To tell the truth I was disappointed.Not with the author, or in the telling of the tale but in the depths and breathe of human stupidity.The lost lives;Dead children;WasteWanton wasteSadBut, this is the tale – this is a story and the author achieves the goal of every great author…he brings us there, makes us feel and changes our perspective on what we thought we knew you will likely need the family chart at the beginning to keep track of who is who – especially with the Edwards and Henry [...]

    O último livro da série. Mantém a parte histórica e a narração como se fosse uma boa estória contada, mas não é o melhor dos 4 livros. De toda forma, o livro prende e é gostoso de ler (tirando as partes das batalhas).

    I think it would have benefited from further editing. There are drawn-out descriptions of marches to battles but less so of the actual battles. Even the final battle at Bosworth Field, which the whole book series is heading toward, is strangely curtailed. Nonetheless it's still good historical fiction with a sound basis in fact.

    Yleisluontoisena tiivistyksenä Ruusujen sota -sarjasta voisi todeta, ettei se ole kirjailijan edeltäneiden Keisari- ja Valloittaja-sarjojen veroinen, mutta silti kelpo viihdettä. Henkilöitä oli liikaa ja he vaihtuivat liian tiheään, jotta kirjan maailmaan olisi täysin voinut uppoutua - etenkin kirjan loppupuoli tuntui vähän kiirehdityltä ja typistyi lähinnä historian kertaamiseksi. Igguldenin perusvahvuudet – eläväinen maailman ja toiminnan kuvaus - ovat kuitenkin läsnä, ja Ru [...]

    I received a copy of this novel through NetGalley.Ravenspur, by Conn Iggulden, the fourth book in a series about the Rise of the Tudors, suffers, from the very beginning, with pacing issues, and an apparent unease from the author to actually tell the story of the battles of the War of the Roses, even though this novel 'hooks' itself onto the important battles of the period, ending with the Battle of Bosworth Field. The author goes to a great deal of trouble to set up each and every battle, and t [...]

    I didn't enjoy this as much as I had hoped. With memories of Towton from Bloodline, Ravenspur seemed stilted and cold. Of course, there were moments that shone through, when Henry escaped Pembroke to run away with his uncle - it was an exciting sequence and set up a very promising beginning to the novel. But I have always felt a good book is one in which you can remember what happened in a particular scene; yes, with the deluge of media around us, it has become almost impossible to keep track of [...]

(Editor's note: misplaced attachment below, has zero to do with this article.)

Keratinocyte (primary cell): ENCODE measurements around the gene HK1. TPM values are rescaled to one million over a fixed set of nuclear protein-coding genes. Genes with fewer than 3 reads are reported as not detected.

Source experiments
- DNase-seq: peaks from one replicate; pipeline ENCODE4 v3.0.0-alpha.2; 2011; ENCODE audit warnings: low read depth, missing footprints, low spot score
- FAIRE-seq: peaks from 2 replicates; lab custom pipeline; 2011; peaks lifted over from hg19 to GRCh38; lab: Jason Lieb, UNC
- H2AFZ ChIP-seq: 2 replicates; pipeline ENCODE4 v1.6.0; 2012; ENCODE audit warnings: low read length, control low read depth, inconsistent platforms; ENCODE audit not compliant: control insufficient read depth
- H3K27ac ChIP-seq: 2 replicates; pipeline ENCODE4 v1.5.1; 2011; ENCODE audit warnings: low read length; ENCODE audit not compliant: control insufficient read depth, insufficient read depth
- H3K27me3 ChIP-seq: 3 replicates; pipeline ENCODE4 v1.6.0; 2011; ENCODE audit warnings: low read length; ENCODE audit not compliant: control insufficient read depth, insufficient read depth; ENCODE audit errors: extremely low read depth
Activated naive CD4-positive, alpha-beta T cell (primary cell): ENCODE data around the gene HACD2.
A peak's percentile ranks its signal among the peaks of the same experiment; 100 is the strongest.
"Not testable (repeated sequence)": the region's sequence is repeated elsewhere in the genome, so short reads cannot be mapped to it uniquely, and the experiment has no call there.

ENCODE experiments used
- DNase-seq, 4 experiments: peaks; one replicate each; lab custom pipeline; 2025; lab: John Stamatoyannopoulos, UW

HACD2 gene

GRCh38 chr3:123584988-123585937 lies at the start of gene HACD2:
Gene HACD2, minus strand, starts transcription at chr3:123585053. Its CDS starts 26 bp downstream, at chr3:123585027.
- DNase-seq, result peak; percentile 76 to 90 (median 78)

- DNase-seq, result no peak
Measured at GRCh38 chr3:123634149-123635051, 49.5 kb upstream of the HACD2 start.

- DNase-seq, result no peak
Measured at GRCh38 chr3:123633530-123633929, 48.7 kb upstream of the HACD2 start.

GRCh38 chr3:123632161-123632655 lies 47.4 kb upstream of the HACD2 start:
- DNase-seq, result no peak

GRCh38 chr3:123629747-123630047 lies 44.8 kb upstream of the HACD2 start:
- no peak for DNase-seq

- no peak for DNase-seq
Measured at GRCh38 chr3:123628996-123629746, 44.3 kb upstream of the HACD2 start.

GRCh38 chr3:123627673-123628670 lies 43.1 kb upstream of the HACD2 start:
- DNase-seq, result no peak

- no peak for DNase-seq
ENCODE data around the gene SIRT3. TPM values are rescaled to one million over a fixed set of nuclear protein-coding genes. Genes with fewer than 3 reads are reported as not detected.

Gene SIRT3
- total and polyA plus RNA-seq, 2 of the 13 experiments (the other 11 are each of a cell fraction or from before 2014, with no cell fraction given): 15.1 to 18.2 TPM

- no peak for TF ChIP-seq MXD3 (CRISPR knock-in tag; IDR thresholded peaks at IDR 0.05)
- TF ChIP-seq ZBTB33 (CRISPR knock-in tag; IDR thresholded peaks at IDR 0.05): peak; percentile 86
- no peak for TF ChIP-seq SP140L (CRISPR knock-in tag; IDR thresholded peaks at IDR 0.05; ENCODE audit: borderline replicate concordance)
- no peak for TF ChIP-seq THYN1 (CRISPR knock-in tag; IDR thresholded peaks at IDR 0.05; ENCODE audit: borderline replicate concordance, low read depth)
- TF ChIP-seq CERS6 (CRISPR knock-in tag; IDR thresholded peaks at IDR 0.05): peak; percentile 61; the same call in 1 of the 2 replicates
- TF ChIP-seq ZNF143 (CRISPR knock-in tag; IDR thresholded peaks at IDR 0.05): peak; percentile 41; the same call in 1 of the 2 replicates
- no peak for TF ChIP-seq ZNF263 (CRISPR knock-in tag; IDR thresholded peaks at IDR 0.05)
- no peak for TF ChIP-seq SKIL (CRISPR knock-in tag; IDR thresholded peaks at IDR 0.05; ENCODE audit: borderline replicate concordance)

Well this is one of the few books that I savoured and stretched out instead of pushing right through it.It's the final installment in the series, unfortunately, and it is perfect. Although, yes, every second page of this book absolutely breaks my heart.Everyone dies. Who even needs made-up tragedies when history itself is so cruel? Warwick: I loved how Iggulden presented his character throughout the series, in a more complex fashion than the stereotypical bad guy. When he died, he died bravely a [...]

    Honestly, these British royals/bloodlines/families were some of the most dysfunctional in existence. Full of pride, craving power and self importance lead to some historically large hissy fits. Really, for the most part, even though intriguing, it's laughable. I learned a lot, historically speaking, which is what I was looking for. Iggulden has an amazing talent at portraying battles and characters. I've loved this series.

    This is the last book in the War of the Roses series and it lacked something that the other books had. I don't know if it was the pace, the characters or the narration, but i was not as gripped as the others.I still enjoyed it, and i think i picked up a few extra history references.I really enjoyed the author notes at the end of the book - i find these very useful and insightful when i read an historical fiction book. I am not an historian, i enjoy the story. Being educated a little while readin [...]

    The weakest book of the series. I wasn't compelled by the storyline to keep reading, only the sense that I ought to finish the series. It didn't feel as character driven as the other novels and seemed to rush over certain things and spend ages on others; the pacing was off.

    I'm completely in awe of Iggulden's way of handling these massive historic events and the scores of people involved. It's so good!